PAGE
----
“We have already got suits – your love is more than enough for us”, I replied. Tauseef gave me a basket of real-looking plastic fruits and beautifully embroidered cushion covers and treated us to a very tasty and sumptuous meal. With tears in her eyes, she repeated what she had said at Patiala: “I hope the line that brutally divides us disappears and the old Punjab comes back. May all those who were cut down be resurrected and may we all once again live together in peace – as we once did. This life is no life.”
“We all pray Tauseef – maybe one day God will listen to us.” I tried to console her by holding her hand, but she did not stop crying.
We were to go to Colonel Tiwana's in the evening. Harjinder Kaur had to visit a few friends of her own, and so she took the car, leaving me with Tauseef. When she returned in the evening with many gifts from her friends, we set out for Colonel Tiwana's house along with Tauseef. On the way, we received a message that the dinner was in the army mess. We were insructed to go there instead of going to his residence. I thought he must have arranged the dinner in the mess just to save his wife the inconvenience of cooking at home.
When we reached the mess, I realised that Colonel Tiwana had invited close to 150 people to dinner. Most of them were Tiwanas, and they had come to meet me. I learnt that a very large number of Tiwanas live in Pakistan. I told Colonel Tiwana that we were very grateful to our Tiwana driver who had driven us from place to place. The colonel laughed, “Sister, the one you call your "driver" is the master of 8000 acres of land. The latest car in Pakistan is delivered to his place first. If he is moving around with you in his old car and without his guards, it is to remain incognito. When we went to see you in the hotel, he offered to be your driver as long as you stay in Lahore.”
After dinner, Tauseef took us to the famous food street. On both sides of the street were eateries of all kinds. The owners would call out to us, “Please come, eat anything you like. You are our sisters from the other Punjab. It's all free for you.” At each shop where we halted for a while, the waiters would rush to us with rasmalai, jalebis and other sweets, and beseech us to taste them. It was as if they had been missing us all this time.
The day we were to go back, a huge crowd collected at the railway station to see us off. They pleaded with us to come again. Some of them started running with the moving train, waving their hands. A boy who was sitting in the train near Harjinder did not get up and disembark from the train as he should have. “You don't want to get down?” Harjinder asked, smiling. “I'll travel to the the border with you. I can at least see the other Punjab from there”, he said.
Tauseef passed away two years ago, on December 30, 2014. After having seen so much love and affection between the people of East and West Punjab, I often wonder how they became enemies at the time of Partition. Sadly, even after so many years, the politicians of the two sides have kept the issue of Kashmir alive to prolong that enmity. Now barbed wires have been fixed on the border, heavily guarded by the army. Even so, when occasionally a Pakistani bullet kills an Indian, the pro-Government media in India greatly exaggerates the incident so as to arouse ill will against Pakistan. The same holds true for Pakistan.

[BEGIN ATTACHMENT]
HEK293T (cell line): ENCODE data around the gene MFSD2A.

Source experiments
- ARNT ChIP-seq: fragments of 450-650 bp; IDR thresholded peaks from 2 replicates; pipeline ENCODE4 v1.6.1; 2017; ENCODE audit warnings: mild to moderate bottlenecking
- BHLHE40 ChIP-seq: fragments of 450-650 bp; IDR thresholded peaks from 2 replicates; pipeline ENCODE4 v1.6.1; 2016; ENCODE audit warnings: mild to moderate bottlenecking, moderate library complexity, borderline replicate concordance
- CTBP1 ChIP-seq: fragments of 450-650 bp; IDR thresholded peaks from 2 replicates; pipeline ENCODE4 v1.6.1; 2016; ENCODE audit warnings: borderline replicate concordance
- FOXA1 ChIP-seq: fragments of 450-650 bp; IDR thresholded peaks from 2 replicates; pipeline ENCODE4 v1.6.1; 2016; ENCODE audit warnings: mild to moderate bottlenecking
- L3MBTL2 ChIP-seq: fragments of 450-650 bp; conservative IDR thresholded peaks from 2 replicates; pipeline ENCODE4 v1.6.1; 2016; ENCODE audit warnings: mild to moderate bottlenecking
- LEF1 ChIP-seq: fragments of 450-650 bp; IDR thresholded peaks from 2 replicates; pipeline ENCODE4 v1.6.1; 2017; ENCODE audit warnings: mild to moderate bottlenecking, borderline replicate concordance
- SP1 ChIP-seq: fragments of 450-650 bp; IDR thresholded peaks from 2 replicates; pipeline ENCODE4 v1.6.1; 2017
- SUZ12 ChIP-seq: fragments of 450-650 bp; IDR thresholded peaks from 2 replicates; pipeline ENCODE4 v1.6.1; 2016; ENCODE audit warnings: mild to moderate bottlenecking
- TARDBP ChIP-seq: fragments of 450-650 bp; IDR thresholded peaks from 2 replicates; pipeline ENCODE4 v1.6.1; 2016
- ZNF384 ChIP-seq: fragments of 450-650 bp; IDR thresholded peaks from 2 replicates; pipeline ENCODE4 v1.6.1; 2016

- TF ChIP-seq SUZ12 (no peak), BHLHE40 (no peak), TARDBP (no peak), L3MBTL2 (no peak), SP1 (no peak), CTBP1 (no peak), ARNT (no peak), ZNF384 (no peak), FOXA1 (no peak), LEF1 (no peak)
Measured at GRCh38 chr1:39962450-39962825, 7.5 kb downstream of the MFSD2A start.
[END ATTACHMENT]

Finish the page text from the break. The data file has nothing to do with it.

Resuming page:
The hatred between the two countries is slowly growing. The foreign powers, who see the signs of war in this mutual hatred, incite and manipulate the two sides to their own advantage, making them look petty and foolish.
I completely oppose encouraging people to hatred by declaring them martyrs, when they have only joined the army for their livelihood and have been killed. Similarly, to die in war for the posthumous reward of paradise, as happens in Pakistan, is to allow oneself to be used by the state.
All this is happening before our very eyes, but we refuse to see its reality. A martyr is one who willingly dies for a noble cause, for the good of humanity, not an ordinary recruit.
When a police manor soldier kills or gets killed, it is like one of two brothers getting killed in a fight over land. Does such a squabble make him a martyr? To be sure, his death will be a loss to his family, his friends and even to his country, but, like a goat sacrificed on Eid, we cannot call him a martyr. Such labels are used by clever people to incite us to kill and get killed.
People across the two sides of the border do not want war. The soldiers are merely sacrificial goats. To say all this is not to betray one's country. The country is not going anywhere; it will remain where it is. This is about those who get killed senselessly in a senseless war.
(Translated from the original Punjabi by Bhupinder Singh and Elizabeth A Siler).
For an excerpt from the English translation of Dalip Kaur Tiwana's novel Katha Kaho Urvashi (Tell the Tale, Urvashi), read here.
Dalip Kaur Tiwana is one of the foremost writers in Punjab today. She has published forty novels, seven collections of short stories, two autobiographies and a literary biography. She is the recipient of several awards, including the Padma Shri and the Sahitya Akademi Award. She retired as Professor of Punjabi and Dean of the Faculty of Languages at Punjabi University, Patiala, where she is currently a life fellow and writer-in-residence.